In reference to the title of this blog, if you have DR objectives you’re already well ahead of game. That assumes, of course, that your objectives are based on a DR strategy that aligns with your business plan, incorporates the needs of application users, properly tiers your applications, has the support of top management, is funded and tested regularly. If that is the case, then you already know what the cost is of failing to meet your DR objectives because you can’t have an effective plan without knowing that.
This is not intended to be circular logic. Many mid-size and smaller organizations believe that they have an effective DR plan in place. Still, ask them what the cost to their business would be if they were down for an hour or a day. Maybe one out of fifty can give you an answer. That doesn’t mean the answer is correct, or even that they have an effective DR plan in the first place.
A business – business, not just IT – must know what its cost of downtime is. Knowing that is what drives executive support, establishes recovery priorities, determines risk and pinpoints key areas for recovery investment. In light of that, only then can IT design a DR plan that not only aligns with the business but also with the computing and network infrastructure – the way stuff gets done – to make a timely and seamless recovery happen.
“DR is more than a check box; it’s hard work,” said Steve Hasselbach, Peak 10 solutions engineer. “People don’t believe that doing it right is less costly to a business than doing it wrong or haphazardly.”
A great many factors contribute to the true cost of downtime, too many to examine here in sufficient depth. Loss of productivity and wage expense can actually be the least of it in the long run. However, all too frequently cost calculations begin and end there.
The loss of one application or one server can ripple through an organization with serious consequences. Integration and interdependencies between computer-based functions can affect people and departments throughout an organization, as well as up and down the value chain.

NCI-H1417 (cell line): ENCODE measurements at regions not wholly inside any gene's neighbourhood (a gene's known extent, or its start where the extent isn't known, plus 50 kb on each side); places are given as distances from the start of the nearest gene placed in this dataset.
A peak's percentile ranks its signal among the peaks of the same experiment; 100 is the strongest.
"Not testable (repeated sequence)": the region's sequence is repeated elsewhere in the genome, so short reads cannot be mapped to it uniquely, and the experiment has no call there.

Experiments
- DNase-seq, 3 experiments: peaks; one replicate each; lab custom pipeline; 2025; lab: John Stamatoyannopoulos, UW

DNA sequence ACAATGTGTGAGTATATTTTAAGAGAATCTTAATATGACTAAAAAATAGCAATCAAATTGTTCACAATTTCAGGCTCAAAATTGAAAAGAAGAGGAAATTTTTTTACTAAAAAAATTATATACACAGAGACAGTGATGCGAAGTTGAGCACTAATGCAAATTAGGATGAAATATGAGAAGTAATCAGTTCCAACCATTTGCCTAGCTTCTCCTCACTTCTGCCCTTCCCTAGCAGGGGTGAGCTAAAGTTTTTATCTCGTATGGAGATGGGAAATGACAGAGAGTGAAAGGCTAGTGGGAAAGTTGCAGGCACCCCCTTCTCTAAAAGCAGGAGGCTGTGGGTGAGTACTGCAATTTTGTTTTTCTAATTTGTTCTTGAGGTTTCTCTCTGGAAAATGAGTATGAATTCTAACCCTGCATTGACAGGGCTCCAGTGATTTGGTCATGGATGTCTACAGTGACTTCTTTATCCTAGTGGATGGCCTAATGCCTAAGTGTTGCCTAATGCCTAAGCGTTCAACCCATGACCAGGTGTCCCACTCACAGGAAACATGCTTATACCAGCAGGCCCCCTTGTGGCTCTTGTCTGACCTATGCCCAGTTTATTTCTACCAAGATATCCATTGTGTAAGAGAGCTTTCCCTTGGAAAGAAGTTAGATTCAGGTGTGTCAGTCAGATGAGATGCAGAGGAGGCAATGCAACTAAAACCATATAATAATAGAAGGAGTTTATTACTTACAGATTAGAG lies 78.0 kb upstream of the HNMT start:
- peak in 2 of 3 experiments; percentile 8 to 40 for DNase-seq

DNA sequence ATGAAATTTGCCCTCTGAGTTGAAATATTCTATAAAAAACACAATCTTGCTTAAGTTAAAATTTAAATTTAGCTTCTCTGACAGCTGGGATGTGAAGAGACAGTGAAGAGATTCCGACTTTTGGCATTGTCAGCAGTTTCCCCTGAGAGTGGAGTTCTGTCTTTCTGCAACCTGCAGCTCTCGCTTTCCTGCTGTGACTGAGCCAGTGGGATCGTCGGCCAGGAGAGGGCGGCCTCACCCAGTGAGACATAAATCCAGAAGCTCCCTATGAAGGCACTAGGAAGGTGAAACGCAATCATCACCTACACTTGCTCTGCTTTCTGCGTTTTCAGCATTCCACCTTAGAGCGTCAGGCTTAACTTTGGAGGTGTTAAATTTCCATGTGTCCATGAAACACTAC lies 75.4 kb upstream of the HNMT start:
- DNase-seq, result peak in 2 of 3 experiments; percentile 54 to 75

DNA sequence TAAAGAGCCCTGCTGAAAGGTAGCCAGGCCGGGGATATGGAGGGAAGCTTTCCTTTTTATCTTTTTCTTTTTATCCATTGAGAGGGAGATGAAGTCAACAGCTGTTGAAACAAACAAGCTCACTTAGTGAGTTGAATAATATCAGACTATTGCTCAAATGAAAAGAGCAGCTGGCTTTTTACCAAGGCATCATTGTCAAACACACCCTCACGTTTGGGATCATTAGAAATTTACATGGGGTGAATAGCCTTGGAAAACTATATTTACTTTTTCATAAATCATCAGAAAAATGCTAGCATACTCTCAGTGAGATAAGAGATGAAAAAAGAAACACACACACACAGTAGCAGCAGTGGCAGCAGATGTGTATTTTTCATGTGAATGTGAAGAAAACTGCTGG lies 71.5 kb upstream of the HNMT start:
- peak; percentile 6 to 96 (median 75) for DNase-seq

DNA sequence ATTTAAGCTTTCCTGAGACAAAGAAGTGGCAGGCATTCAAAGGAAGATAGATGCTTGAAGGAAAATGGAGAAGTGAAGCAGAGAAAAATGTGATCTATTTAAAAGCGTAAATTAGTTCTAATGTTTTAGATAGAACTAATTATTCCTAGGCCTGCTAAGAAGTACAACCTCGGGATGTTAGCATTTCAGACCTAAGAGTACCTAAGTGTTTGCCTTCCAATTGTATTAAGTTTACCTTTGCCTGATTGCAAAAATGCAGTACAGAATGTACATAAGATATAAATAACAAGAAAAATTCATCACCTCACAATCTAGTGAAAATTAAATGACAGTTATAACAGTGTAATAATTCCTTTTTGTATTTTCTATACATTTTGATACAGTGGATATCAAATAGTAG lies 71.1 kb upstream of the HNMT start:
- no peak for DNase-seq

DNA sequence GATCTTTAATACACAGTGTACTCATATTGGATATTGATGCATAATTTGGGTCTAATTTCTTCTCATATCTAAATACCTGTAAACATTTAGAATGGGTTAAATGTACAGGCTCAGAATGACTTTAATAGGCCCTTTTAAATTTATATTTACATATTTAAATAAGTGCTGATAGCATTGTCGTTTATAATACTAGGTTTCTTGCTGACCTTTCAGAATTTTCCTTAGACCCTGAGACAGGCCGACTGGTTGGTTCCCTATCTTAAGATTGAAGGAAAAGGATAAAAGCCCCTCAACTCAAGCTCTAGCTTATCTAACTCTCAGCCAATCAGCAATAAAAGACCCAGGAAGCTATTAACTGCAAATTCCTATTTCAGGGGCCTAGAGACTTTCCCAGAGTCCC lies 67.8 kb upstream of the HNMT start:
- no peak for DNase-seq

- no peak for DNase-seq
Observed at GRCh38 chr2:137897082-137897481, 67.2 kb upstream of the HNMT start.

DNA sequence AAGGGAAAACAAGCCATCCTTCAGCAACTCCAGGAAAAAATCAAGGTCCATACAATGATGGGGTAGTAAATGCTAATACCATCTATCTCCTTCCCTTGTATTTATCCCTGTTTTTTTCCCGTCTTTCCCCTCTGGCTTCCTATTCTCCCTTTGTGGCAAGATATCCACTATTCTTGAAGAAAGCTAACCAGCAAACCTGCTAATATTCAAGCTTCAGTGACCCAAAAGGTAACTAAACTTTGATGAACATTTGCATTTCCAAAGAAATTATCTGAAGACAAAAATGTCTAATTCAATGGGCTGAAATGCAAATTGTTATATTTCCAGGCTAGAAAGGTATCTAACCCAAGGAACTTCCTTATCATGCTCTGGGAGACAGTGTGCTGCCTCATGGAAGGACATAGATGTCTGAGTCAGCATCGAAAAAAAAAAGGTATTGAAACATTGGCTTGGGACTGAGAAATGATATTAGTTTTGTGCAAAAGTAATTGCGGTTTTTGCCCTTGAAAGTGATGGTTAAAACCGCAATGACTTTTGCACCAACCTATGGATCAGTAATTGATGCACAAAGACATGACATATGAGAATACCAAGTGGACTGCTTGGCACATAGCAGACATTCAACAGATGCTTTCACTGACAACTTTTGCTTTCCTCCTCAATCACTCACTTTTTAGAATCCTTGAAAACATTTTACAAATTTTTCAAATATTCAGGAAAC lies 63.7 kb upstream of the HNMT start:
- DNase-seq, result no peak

For example, order entry goes down and stays down for half a day. That leaves the warehouse picking operation sitting idle too, as well as the trucks and drivers. Meanwhile your suppliers’ deliveries are stacking up on your loading dock. The customer waits and waits for near-real time delivery of supplies that don’t come. Now you have violated your SLA with the customer, resulting in costly penalties and a customer-service black eye. Unable to wait, the customer calls a secondary source who jumps at the chance to make you look bad and themselves responsive. Before you know it your volume with that customer is halved – if you’re lucky – and they ask you to remove their testimonial from your web site. Meanwhile, the secondary source is bad-mouthing you to other accounts and your reputation starts unraveling.
That’s some of the hard and soft costs of failing to meet DR objectives.
Two other critical factors in establishing effective DR plan objectives are determining how long you can tolerate being without that application (recovery time objective or RTO), and how much data can you risk to lose (recovery point objective or RPO) before causing major business issues. If your answer is that you can tolerate no downtime or data loss then prepare to be separated from large amounts of cash.
Each application or class of applications varies in importance. Some are critical and can seriously hurt your business if they’re out of commission for a few minutes, a half-hour or an hour. Many other applications are important and some not so much. The critical ones will have the shortest RTO (meaning they need to recover quickly) and warrant an investment in recovery commensurate with their criticality. Establishing RPO will help determine your data replication and back-up requirements. Regulated and critical operations data may need near-continuous replication, as data loss would be painful. Twelve-to-36-hour RPO may be completely acceptable for other data, allowing less frequent and less costly backup and restore technologies to be applied.
“The challenges are endless when it comes to creating, implementing and maintaining a truly effective and cost-efficient DR plan,” said Hasslebach. “It’s also a business necessity. It gets even more complicated when disaster recovery is assumed to be a business continuity plan, or vice versa. They are not the same. If anything, DR is a component of a BC plan, but each has its own objectives.”
We’ll save that one for another blog.